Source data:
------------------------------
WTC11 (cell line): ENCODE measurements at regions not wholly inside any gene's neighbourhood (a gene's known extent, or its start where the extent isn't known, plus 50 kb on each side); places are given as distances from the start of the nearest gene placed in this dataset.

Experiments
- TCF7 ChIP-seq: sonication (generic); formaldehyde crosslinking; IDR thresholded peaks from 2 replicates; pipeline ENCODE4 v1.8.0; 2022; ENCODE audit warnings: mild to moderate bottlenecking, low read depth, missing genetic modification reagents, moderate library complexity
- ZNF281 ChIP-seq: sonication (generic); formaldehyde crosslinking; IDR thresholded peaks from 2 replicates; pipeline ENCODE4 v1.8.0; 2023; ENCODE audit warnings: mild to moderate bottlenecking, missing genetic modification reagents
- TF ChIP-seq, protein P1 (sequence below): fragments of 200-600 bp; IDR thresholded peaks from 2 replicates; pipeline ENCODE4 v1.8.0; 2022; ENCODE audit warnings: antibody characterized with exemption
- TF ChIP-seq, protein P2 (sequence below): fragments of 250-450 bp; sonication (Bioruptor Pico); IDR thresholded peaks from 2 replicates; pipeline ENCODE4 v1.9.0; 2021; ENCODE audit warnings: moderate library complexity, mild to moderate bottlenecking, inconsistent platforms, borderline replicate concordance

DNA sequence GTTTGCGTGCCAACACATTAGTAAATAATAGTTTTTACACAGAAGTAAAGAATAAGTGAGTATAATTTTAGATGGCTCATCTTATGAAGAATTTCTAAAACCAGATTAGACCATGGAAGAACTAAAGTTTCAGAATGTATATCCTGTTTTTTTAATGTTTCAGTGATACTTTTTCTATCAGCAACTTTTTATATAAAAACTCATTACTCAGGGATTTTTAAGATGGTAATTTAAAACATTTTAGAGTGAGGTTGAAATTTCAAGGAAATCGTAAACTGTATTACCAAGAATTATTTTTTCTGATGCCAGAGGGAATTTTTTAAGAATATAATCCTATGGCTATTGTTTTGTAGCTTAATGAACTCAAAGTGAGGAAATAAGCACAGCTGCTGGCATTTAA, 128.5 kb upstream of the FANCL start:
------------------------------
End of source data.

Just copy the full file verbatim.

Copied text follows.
WTC11 (cell line): ENCODE measurements at regions not wholly inside any gene's neighbourhood (a gene's known extent, or its start where the extent isn't known, plus 50 kb on each side); places are given as distances from the start of the nearest gene placed in this dataset.

Experiments
- TCF7 ChIP-seq: sonication (generic); formaldehyde crosslinking; IDR thresholded peaks from 2 replicates; pipeline ENCODE4 v1.8.0; 2022; ENCODE audit warnings: mild to moderate bottlenecking, low read depth, missing genetic modification reagents, moderate library complexity
- ZNF281 ChIP-seq: sonication (generic); formaldehyde crosslinking; IDR thresholded peaks from 2 replicates; pipeline ENCODE4 v1.8.0; 2023; ENCODE audit warnings: mild to moderate bottlenecking, missing genetic modification reagents
- TF ChIP-seq, protein P1 (sequence below): fragments of 200-600 bp; IDR thresholded peaks from 2 replicates; pipeline ENCODE4 v1.8.0; 2022; ENCODE audit warnings: antibody characterized with exemption
- TF ChIP-seq, protein P2 (sequence below): fragments of 250-450 bp; sonication (Bioruptor Pico); IDR thresholded peaks from 2 replicates; pipeline ENCODE4 v1.9.0; 2021; ENCODE audit warnings: moderate library complexity, mild to moderate bottlenecking, inconsistent platforms, borderline replicate concordance

DNA sequence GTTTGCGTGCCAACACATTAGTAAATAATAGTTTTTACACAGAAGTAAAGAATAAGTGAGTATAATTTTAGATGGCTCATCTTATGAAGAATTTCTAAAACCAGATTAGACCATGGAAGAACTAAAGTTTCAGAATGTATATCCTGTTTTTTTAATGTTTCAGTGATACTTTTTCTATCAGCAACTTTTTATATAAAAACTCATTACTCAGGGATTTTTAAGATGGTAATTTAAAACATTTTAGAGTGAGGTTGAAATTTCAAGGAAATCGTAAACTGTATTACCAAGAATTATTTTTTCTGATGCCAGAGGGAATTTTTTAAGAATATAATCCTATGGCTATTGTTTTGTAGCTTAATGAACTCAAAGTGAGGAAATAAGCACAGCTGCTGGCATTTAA, 128.5 kb upstream of the FANCL start: